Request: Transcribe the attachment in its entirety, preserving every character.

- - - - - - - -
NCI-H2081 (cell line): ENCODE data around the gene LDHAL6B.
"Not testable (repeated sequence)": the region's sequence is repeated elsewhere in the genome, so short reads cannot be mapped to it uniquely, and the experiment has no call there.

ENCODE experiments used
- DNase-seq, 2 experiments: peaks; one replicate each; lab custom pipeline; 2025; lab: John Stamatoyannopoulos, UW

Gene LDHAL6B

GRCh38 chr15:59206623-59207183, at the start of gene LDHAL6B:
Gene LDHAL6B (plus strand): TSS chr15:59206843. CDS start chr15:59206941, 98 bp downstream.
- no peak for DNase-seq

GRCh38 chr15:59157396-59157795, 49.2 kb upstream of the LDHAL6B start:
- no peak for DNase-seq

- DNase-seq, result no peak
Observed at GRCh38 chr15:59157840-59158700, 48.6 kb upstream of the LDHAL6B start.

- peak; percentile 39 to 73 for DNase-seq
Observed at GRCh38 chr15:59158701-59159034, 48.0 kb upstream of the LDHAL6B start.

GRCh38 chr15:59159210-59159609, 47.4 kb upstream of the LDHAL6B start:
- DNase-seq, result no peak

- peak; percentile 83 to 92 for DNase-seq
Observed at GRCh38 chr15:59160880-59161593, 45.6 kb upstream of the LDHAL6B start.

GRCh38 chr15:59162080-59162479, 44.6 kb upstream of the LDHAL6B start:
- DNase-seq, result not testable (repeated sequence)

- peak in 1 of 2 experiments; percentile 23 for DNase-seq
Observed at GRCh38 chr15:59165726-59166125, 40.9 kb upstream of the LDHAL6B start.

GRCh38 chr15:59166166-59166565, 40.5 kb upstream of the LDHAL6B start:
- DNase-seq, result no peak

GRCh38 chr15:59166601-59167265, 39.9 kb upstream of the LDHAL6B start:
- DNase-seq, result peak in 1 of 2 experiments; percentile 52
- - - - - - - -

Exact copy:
NCI-H2081 (cell line): ENCODE data around the gene LDHAL6B.
"Not testable (repeated sequence)": the region's sequence is repeated elsewhere in the genome, so short reads cannot be mapped to it uniquely, and the experiment has no call there.

ENCODE experiments used
- DNase-seq, 2 experiments: peaks; one replicate each; lab custom pipeline; 2025; lab: John Stamatoyannopoulos, UW

Gene LDHAL6B

GRCh38 chr15:59206623-59207183, at the start of gene LDHAL6B:
Gene LDHAL6B (plus strand): TSS chr15:59206843. CDS start chr15:59206941, 98 bp downstream.
- no peak for DNase-seq

GRCh38 chr15:59157396-59157795, 49.2 kb upstream of the LDHAL6B start:
- no peak for DNase-seq

- DNase-seq, result no peak
Observed at GRCh38 chr15:59157840-59158700, 48.6 kb upstream of the LDHAL6B start.

- peak; percentile 39 to 73 for DNase-seq
Observed at GRCh38 chr15:59158701-59159034, 48.0 kb upstream of the LDHAL6B start.

GRCh38 chr15:59159210-59159609, 47.4 kb upstream of the LDHAL6B start:
- DNase-seq, result no peak

- peak; percentile 83 to 92 for DNase-seq
Observed at GRCh38 chr15:59160880-59161593, 45.6 kb upstream of the LDHAL6B start.

GRCh38 chr15:59162080-59162479, 44.6 kb upstream of the LDHAL6B start:
- DNase-seq, result not testable (repeated sequence)

- peak in 1 of 2 experiments; percentile 23 for DNase-seq
Observed at GRCh38 chr15:59165726-59166125, 40.9 kb upstream of the LDHAL6B start.

GRCh38 chr15:59166166-59166565, 40.5 kb upstream of the LDHAL6B start:
- DNase-seq, result no peak

GRCh38 chr15:59166601-59167265, 39.9 kb upstream of the LDHAL6B start:
- DNase-seq, result peak in 1 of 2 experiments; percentile 52